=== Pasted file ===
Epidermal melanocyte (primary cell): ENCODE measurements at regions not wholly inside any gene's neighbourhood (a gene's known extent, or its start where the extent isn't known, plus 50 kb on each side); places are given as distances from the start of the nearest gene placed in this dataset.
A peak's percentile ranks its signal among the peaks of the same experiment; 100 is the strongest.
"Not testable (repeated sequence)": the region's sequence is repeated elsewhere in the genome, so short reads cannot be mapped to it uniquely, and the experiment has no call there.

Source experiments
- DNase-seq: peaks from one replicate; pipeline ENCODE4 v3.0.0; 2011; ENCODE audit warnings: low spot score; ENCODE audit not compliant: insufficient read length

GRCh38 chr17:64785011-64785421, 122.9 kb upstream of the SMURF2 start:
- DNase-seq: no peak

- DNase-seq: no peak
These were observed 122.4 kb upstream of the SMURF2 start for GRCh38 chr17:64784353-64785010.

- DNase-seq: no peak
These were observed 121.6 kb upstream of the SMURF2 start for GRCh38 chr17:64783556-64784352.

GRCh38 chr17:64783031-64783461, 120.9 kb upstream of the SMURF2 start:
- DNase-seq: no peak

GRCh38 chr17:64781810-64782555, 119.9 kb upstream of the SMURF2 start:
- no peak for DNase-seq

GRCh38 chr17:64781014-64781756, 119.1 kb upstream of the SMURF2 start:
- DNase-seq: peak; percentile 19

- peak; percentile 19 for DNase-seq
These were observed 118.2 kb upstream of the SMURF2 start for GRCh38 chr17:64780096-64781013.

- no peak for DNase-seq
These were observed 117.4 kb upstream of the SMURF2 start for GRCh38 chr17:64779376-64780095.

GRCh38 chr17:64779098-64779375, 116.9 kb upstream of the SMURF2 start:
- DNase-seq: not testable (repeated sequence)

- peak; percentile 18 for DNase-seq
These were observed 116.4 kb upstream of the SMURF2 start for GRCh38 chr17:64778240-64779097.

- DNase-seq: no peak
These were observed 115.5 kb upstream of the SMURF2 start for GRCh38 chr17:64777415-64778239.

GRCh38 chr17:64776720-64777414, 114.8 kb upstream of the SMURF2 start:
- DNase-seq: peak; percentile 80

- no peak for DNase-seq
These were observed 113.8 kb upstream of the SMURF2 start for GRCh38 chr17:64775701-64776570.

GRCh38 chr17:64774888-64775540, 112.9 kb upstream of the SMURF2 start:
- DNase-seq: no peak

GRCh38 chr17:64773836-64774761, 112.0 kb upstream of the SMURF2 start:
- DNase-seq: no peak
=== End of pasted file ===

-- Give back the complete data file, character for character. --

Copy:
Epidermal melanocyte (primary cell): ENCODE measurements at regions not wholly inside any gene's neighbourhood (a gene's known extent, or its start where the extent isn't known, plus 50 kb on each side); places are given as distances from the start of the nearest gene placed in this dataset.
A peak's percentile ranks its signal among the peaks of the same experiment; 100 is the strongest.
"Not testable (repeated sequence)": the region's sequence is repeated elsewhere in the genome, so short reads cannot be mapped to it uniquely, and the experiment has no call there.

Source experiments
- DNase-seq: peaks from one replicate; pipeline ENCODE4 v3.0.0; 2011; ENCODE audit warnings: low spot score; ENCODE audit not compliant: insufficient read length

GRCh38 chr17:64785011-64785421, 122.9 kb upstream of the SMURF2 start:
- DNase-seq: no peak

- DNase-seq: no peak
These were observed 122.4 kb upstream of the SMURF2 start for GRCh38 chr17:64784353-64785010.

- DNase-seq: no peak
These were observed 121.6 kb upstream of the SMURF2 start for GRCh38 chr17:64783556-64784352.

GRCh38 chr17:64783031-64783461, 120.9 kb upstream of the SMURF2 start:
- DNase-seq: no peak

GRCh38 chr17:64781810-64782555, 119.9 kb upstream of the SMURF2 start:
- no peak for DNase-seq

GRCh38 chr17:64781014-64781756, 119.1 kb upstream of the SMURF2 start:
- DNase-seq: peak; percentile 19

- peak; percentile 19 for DNase-seq
These were observed 118.2 kb upstream of the SMURF2 start for GRCh38 chr17:64780096-64781013.

- no peak for DNase-seq
These were observed 117.4 kb upstream of the SMURF2 start for GRCh38 chr17:64779376-64780095.

GRCh38 chr17:64779098-64779375, 116.9 kb upstream of the SMURF2 start:
- DNase-seq: not testable (repeated sequence)

- peak; percentile 18 for DNase-seq
These were observed 116.4 kb upstream of the SMURF2 start for GRCh38 chr17:64778240-64779097.

- DNase-seq: no peak
These were observed 115.5 kb upstream of the SMURF2 start for GRCh38 chr17:64777415-64778239.

GRCh38 chr17:64776720-64777414, 114.8 kb upstream of the SMURF2 start:
- DNase-seq: peak; percentile 80

- no peak for DNase-seq
These were observed 113.8 kb upstream of the SMURF2 start for GRCh38 chr17:64775701-64776570.

GRCh38 chr17:64774888-64775540, 112.9 kb upstream of the SMURF2 start:
- DNase-seq: no peak

GRCh38 chr17:64773836-64774761, 112.0 kb upstream of the SMURF2 start:
- DNase-seq: no peak